You know, Taiwan is a double-edged sword.
What do I mean when I say that? Well, there are some things here that really get me going, more personally, than anything else. Maybe other foreigners don’t really care, but deep down inside me, I do!
We all know that every country on the planet celebrates different holidays. How they celebrate, is up to them. Other countries may recognize those days, and whether or not they make it ‘official’, is here nor there. They may recognize the day, simply to pay homage to that culture or country.
In Canada, my experience has been that we have what, 11 statutory holidays? A few ‘recognized’ days, but not actual holidays. We also will ‘recognize’ other country’s special days… for example, July 4 for the US, or May 1 for Russia. We don’t get a day off simply because Russia’s birthday is May 1, but many people do recognize it. Now, taking into consideration date lines, and time zones, we may ‘recognize’ that day a bit later, but as far as we are in the ‘time of things’, we are recognizing their day!
Chinese culture has Chinese New Year. Now, again, we in Canada don’t have a holiday because of Chinese New Year, however, because of our diverse culture, we recognize this time, and will recognize Chinese New Year DURING Chinese New Year… not a week earlier or later… but during that time! Chinese New Year is a four or five day celebration of the beginning of the new LUNAR year.
People in Taiwan take this holiday as seriously as we take Christmas/New Year holiday time. A time for getting together with family… exchanging gifts (of one sort or another)… celebrating an end to one year, and the beginning of another.
Double-edged sword: When I talk about this, the first thing that comes to mind is Christmas/New Years. In Taiwan, it is not a celebratory time. Christmas means nothing, except to perhaps the foreigners and the extremely few Christians in the country. However, no time is given off… work continues as if nothing is happening. Okay, fair enough. As I’ve mentioned in previous blogs, I’m not here to press my western beliefs on the eastern culture. I’m here to teach English.
However, how they ‘recognize’ MY holiday, is by having students wear Hallowe’en costumes, play games, and have the foreign teacher dress up in a Santa suit, give out candy canes and presents to ALL students, good or bad (hahaha)! Yes, since I do this for many of my classes, I have my own Santa suit now. And, I do not need a pillow anymore!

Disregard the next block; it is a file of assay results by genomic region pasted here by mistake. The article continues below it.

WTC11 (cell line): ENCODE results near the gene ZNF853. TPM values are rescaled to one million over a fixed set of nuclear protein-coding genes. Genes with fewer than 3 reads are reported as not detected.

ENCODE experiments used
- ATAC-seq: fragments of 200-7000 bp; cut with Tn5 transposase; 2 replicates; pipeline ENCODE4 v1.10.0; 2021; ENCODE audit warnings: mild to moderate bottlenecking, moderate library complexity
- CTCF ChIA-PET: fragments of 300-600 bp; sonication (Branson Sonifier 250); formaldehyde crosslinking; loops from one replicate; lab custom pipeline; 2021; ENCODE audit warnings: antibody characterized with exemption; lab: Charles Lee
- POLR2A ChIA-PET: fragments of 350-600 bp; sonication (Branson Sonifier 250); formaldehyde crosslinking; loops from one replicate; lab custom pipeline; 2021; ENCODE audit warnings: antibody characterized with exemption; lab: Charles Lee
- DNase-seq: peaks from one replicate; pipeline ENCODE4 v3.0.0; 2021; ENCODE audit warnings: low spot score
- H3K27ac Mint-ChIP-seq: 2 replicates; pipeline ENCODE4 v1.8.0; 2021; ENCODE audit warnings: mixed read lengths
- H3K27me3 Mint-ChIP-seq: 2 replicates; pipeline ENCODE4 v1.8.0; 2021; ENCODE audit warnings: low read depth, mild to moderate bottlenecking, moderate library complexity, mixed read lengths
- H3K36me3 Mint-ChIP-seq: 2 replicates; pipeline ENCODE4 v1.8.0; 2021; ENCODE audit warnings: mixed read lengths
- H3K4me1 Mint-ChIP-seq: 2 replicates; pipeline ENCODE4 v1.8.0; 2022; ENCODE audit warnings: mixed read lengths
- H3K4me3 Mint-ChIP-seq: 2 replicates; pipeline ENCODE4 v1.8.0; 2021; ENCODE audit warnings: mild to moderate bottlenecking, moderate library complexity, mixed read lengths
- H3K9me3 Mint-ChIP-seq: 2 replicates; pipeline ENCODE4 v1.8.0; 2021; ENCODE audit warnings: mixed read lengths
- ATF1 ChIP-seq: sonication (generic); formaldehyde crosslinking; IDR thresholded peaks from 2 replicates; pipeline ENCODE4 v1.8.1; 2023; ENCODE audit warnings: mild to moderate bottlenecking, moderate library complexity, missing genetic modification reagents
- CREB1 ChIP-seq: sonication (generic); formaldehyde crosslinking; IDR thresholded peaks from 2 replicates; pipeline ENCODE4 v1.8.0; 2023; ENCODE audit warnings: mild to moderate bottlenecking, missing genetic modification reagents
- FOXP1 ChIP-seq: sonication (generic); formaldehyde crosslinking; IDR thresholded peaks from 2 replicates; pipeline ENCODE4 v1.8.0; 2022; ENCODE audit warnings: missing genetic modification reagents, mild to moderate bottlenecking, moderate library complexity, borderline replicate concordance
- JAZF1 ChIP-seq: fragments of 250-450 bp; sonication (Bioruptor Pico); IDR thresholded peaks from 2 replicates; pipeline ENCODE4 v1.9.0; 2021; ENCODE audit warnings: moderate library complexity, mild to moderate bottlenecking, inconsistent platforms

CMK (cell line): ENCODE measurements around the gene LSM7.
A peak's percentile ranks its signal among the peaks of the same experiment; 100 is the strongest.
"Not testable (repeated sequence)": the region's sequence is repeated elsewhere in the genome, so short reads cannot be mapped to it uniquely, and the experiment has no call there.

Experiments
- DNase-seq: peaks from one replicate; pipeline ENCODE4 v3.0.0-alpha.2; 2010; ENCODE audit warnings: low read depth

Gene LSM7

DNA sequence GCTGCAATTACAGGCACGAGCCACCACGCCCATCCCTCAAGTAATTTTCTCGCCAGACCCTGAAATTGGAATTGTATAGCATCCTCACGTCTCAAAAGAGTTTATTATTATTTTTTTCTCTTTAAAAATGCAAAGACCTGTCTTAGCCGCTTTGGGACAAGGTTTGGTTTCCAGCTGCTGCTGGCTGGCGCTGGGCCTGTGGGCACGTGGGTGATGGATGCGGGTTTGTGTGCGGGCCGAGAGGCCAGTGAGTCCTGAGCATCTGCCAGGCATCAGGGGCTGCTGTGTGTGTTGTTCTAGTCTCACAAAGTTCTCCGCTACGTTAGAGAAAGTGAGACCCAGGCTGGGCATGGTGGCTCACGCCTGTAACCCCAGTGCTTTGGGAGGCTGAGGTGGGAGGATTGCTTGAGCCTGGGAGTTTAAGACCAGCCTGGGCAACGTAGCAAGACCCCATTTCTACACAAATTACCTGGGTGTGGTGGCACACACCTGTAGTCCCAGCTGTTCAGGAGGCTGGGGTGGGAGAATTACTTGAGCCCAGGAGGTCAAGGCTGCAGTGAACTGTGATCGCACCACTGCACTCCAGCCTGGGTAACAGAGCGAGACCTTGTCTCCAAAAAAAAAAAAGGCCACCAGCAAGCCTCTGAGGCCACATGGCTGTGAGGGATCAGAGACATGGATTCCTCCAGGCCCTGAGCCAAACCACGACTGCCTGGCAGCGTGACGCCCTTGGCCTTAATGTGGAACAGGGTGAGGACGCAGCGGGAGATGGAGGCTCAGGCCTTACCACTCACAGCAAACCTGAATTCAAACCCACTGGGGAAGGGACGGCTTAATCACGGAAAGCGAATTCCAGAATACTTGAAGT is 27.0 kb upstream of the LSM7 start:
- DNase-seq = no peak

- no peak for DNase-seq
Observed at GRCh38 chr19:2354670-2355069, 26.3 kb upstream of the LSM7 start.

During Chinese New Year, it is customary for business to give employees and parents to give children a ‘hong bao’ (red envelope). Contained inside this ‘hong bao’ is money. Yes, real live, spendable CASH! Depending on the business and the ‘wealthiness’ of the parent, this amount can be anywhere from a few hundred dollars to a few thousand (remembering that $1 Cdn = about 30 TWD). However, when it comes to most foreigners, we do not get this ‘hong bao’. I’ve been explained it this way: “…you are not Taiwanese or Chinese, therefore, this is not your holiday or tradition…” When asked about Christmas and the exchange of gifts, this explanation: “… Christmas is not OUR holiday.”
Okay, now, I realize that Christmas is a time of giving, and not receiving. It is meant as a time to be with family and friends. ‘It is better to give than to receive.’ Fair enough. However, I am still expected to go to work, on December 24, 25, and 26 as if nothing is different – and on top of it, pretend to be a fat, jolly, old sole, in a red suit, handing out gifts to kids who don’t even know what or why they are getting them!
Now, we’re getting close to another of MY holidays, namely, Canada Day. Canada Day, for any of you that do not know, is celebrated July 1. The American holiday, unfortunately, is July 4. More people know about the US holiday, than my holiday. That being said, for the number of Canadian teachers in Taiwan, you’d think that Taiwanese people would know when Canada’s birthday is. There are approximately, according to the latest statistics, 9 Canadian foreigners teaching here, for every non-Canadian foreigner! 90% of the foreign teachers in Taiwan are Canadian! When I came here in 2002, that figure was at 79%.
I heard today, that there is a ‘Canada Day Beach Party’ on June 26th. June 26th?? What the hell is that? June 26th is a Saturday, but almost a week before MY holiday! Okay, if they had given the date as July 3rd (the following Saturday), I could have said, okay, they want to combine Canada Day with that American day! Speaking of which, I still don’t understand the fascination with the American culture. Maybe because I’m Canadian, and EXTREMELY proud of that fact, I can’t see why Taiwan people want to emulate Americans!
I suppose, like most Canadians, we don’t really know a lot about Taiwan. So, we speak about Taiwanese people as Chinese people. I’m probably just as much to blame, even having worked for so long, as anyone else. But, many times, the kids will refer to themselves as Chinese, not Taiwanese. It’s like us Canadians saying we are North Americans, and not Inuit. Taiwanese means people of TAIWAN! Most people living in Taiwan, are of CHINA decent.
Anyway, back to this Canada Day thing. I don’t know who is sponsoring this event. There is a very good chance that I will not go. I’m not involved in the foreign community in Taiwan, as, I suppose I should. I have my own life here, have adapted to the way people treat my holidays and customs. I try to fit in to their life, because I am sharing this country with them! I celebrate MY holidays in my own way, in the privacy of my home.
I am a proud Canadian. I will never give that up. However, I am grateful to be a part of Taiwan’s culture and people. I embrace their holidays and recognize their way of life. I just wish sometimes, they would understand me and my culture.